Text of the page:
How? Because Chris doesn't just tell you where to lay a certain colour on the page. He explains in great detail how colour theory works for different subject matter, and even uses his experience in cadaver dissection (yes, that's cutting up bodies in the name of science) to help you understand the nuances in skin tones and why certain unexpected colours make the image look more realistic to life than a typical 'skin tone' palette would.
A themed colouring class is released every month and it is done completely online at your own pace. A link is emailed to subscribers to access the class, and each class takes the form of several PDF files and multiple video tutorials. The PDF's include:
- The printable page you will need to colour along with Chris
- A step-by-step written & pictoral guide on colouring the image
- A colour conversion chart which shows you alternate colours for different brands (Spectrum Noir, Promarkers, etc.)
- A digital print of Chris' finished work for your reference
- A printable colouring pack full of original line drawings in similar subject matter
- Practice pages featuring small sections of the illustration for you to test out your palette/technique
- Reference photos of the original artwork
So, how did I get on with the November class...?
This month's theme is 'Mastering Mucha' which is basically learning how to colour in the Art Nouveau style. It begins with colouring the skin and I was really worried at this point, as when I applied the blender and it looked like some sort of skin disease! Don't let this put you off though- it all comes good in the end! You just have to concentrate on the bigger picture and wait until it's all done before you judge it.
The photo on the right was taken just after I finished the skin tones. As I am using Spectrum Noir I had to keep referring back to the conversion chart, and found that in some instances the SN colours were LOTS darker/brighter than the Copics that Chris was using. He does state that Copics have a much wider colour range than SN so you can't always match a colour exactly, but a few of the colour alternatives could've been better matched in my opinion. It may be that I am a little more familiar with the SN system as I use it exhaustively whereas Chris colours only in Copic. I also noticed that Copics are in general much more translucent than SN which appear quite solid, so the colour difference could be the due to how the different inks saturate on the page.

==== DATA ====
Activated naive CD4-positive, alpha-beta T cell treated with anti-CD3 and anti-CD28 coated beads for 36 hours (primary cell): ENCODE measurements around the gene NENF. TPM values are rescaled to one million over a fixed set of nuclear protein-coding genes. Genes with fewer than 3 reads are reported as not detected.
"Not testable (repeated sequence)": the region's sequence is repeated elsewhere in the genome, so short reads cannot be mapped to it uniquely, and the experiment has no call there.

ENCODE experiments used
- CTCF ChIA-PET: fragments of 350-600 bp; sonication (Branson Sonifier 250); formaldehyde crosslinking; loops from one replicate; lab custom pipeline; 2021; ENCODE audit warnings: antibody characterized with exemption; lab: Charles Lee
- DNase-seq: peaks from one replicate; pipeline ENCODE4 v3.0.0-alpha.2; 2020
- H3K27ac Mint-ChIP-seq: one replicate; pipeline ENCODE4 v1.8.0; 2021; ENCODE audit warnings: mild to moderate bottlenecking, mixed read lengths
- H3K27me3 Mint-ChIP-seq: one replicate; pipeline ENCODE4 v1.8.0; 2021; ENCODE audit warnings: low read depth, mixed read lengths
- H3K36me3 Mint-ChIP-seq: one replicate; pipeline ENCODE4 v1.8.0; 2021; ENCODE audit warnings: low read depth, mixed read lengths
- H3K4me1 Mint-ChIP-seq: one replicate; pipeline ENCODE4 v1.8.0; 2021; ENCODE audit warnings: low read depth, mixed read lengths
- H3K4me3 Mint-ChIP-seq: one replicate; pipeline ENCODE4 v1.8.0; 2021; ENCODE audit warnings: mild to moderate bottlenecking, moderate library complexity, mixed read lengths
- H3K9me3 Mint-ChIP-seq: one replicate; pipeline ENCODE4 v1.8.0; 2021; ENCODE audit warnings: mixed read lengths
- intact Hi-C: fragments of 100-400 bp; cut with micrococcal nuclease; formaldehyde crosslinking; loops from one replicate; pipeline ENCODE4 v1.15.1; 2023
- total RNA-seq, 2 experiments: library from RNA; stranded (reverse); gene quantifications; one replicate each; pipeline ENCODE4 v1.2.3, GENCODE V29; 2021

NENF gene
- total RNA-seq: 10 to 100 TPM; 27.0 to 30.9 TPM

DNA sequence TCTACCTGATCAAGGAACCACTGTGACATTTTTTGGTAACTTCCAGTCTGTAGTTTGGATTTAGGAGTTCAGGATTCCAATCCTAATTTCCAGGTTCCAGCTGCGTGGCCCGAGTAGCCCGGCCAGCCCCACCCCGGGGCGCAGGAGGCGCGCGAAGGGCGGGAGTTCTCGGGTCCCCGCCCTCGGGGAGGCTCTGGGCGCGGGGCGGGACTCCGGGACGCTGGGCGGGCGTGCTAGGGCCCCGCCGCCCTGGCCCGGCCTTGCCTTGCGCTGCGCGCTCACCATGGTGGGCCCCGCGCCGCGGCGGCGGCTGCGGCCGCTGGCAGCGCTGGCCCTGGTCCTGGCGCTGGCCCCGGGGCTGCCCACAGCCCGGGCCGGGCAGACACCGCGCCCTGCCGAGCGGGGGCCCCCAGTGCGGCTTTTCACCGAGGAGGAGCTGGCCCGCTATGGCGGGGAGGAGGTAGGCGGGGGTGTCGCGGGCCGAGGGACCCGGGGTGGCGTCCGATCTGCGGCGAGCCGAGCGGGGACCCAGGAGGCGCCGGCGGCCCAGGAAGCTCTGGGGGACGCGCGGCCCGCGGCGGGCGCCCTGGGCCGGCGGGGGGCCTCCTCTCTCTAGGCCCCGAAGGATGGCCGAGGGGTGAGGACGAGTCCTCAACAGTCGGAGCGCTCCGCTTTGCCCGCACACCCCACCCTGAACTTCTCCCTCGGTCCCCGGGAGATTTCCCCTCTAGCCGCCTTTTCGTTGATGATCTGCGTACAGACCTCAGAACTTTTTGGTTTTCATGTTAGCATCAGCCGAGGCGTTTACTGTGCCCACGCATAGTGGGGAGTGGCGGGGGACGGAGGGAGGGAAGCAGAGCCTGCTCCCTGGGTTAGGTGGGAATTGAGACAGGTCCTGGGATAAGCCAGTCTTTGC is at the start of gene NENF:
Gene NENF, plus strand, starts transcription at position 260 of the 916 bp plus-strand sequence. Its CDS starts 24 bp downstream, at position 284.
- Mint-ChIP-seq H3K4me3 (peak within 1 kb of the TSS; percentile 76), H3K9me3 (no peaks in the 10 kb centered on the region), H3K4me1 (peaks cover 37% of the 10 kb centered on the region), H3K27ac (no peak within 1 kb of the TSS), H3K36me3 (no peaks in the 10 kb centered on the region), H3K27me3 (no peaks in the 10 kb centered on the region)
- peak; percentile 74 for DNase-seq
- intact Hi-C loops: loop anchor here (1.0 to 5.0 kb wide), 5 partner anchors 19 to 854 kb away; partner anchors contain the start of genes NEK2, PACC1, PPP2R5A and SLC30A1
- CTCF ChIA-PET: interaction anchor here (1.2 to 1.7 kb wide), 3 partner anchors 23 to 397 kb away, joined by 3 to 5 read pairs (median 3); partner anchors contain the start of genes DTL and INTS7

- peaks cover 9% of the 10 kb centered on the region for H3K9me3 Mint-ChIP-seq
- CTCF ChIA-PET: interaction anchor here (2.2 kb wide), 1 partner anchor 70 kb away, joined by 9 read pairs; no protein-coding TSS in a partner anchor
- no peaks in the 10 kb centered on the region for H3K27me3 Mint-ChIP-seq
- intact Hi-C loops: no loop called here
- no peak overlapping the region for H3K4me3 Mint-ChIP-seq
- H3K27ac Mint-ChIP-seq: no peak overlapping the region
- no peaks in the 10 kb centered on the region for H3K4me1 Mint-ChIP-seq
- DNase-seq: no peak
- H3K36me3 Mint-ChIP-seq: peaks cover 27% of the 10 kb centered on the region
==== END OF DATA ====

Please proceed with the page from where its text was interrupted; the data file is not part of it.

The photo on the left is just after I completed the dress and started working on the background. Again, the colours I was using were much deeper and opaque than the Copics in the tutorial, but at this point I realised that it was never going to look exactly the same as Chris's because we just weren't using the same colours and medium! I think you have to let go of trying to make it completely identical to the tutorial and embrace your personal style and 'look'. The tutorials are there to teach and guide you rather than push you to create a carbon copy. There is plenty I could've done better but what I like about Art Nouveau is that it's a very painterly style which allows for imperfections and blurred lines.
This photo shows the finished background and fruit. I found the grapes the hardest thing to colour and still don't think they look awfully realistic, but as Chris says this style of colouring gives the impression of the subject matter rather than being completely accurate or perfect. It's difficult to accept when you're used to trying to make everything look faultless and pristine, so it does take a little faith and going with the flow! Chris constantly reminds you that it's okay to go over the lines, miss a spot or colour the wrong thing - it's all part of the process and we all make mistakes in everything we colour or draw.